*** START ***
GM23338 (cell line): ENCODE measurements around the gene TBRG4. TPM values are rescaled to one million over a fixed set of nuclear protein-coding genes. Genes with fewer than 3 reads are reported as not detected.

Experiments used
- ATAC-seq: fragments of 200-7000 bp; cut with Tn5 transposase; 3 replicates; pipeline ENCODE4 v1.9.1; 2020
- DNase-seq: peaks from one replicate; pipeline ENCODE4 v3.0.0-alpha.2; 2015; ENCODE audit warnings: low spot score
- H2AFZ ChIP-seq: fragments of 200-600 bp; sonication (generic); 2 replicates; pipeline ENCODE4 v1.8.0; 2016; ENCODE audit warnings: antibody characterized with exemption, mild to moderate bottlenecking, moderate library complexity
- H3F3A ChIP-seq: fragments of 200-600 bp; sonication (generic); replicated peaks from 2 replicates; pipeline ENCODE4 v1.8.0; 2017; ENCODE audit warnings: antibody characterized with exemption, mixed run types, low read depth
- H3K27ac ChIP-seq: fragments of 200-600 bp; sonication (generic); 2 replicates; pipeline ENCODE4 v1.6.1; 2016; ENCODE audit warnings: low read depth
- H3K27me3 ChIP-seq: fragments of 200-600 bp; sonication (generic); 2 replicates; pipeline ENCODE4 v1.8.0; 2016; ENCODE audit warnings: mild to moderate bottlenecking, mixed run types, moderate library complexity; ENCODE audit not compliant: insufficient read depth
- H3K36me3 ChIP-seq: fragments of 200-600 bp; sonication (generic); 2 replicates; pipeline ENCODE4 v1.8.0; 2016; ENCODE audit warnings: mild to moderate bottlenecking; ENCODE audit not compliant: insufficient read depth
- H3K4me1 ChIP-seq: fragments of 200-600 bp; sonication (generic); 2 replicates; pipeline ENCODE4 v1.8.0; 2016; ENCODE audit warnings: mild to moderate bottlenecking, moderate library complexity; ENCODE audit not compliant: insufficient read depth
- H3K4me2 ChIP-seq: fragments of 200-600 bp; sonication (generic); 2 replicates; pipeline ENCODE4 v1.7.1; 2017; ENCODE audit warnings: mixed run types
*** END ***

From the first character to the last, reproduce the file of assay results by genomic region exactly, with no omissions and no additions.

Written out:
GM23338 (cell line): ENCODE measurements around the gene TBRG4. TPM values are rescaled to one million over a fixed set of nuclear protein-coding genes. Genes with fewer than 3 reads are reported as not detected.

Experiments used
- ATAC-seq: fragments of 200-7000 bp; cut with Tn5 transposase; 3 replicates; pipeline ENCODE4 v1.9.1; 2020
- DNase-seq: peaks from one replicate; pipeline ENCODE4 v3.0.0-alpha.2; 2015; ENCODE audit warnings: low spot score
- H2AFZ ChIP-seq: fragments of 200-600 bp; sonication (generic); 2 replicates; pipeline ENCODE4 v1.8.0; 2016; ENCODE audit warnings: antibody characterized with exemption, mild to moderate bottlenecking, moderate library complexity
- H3F3A ChIP-seq: fragments of 200-600 bp; sonication (generic); replicated peaks from 2 replicates; pipeline ENCODE4 v1.8.0; 2017; ENCODE audit warnings: antibody characterized with exemption, mixed run types, low read depth
- H3K27ac ChIP-seq: fragments of 200-600 bp; sonication (generic); 2 replicates; pipeline ENCODE4 v1.6.1; 2016; ENCODE audit warnings: low read depth
- H3K27me3 ChIP-seq: fragments of 200-600 bp; sonication (generic); 2 replicates; pipeline ENCODE4 v1.8.0; 2016; ENCODE audit warnings: mild to moderate bottlenecking, mixed run types, moderate library complexity; ENCODE audit not compliant: insufficient read depth
- H3K36me3 ChIP-seq: fragments of 200-600 bp; sonication (generic); 2 replicates; pipeline ENCODE4 v1.8.0; 2016; ENCODE audit warnings: mild to moderate bottlenecking; ENCODE audit not compliant: insufficient read depth
- H3K4me1 ChIP-seq: fragments of 200-600 bp; sonication (generic); 2 replicates; pipeline ENCODE4 v1.8.0; 2016; ENCODE audit warnings: mild to moderate bottlenecking, moderate library complexity; ENCODE audit not compliant: insufficient read depth
- H3K4me2 ChIP-seq: fragments of 200-600 bp; sonication (generic); 2 replicates; pipeline ENCODE4 v1.7.1; 2017; ENCODE audit warnings: mixed run types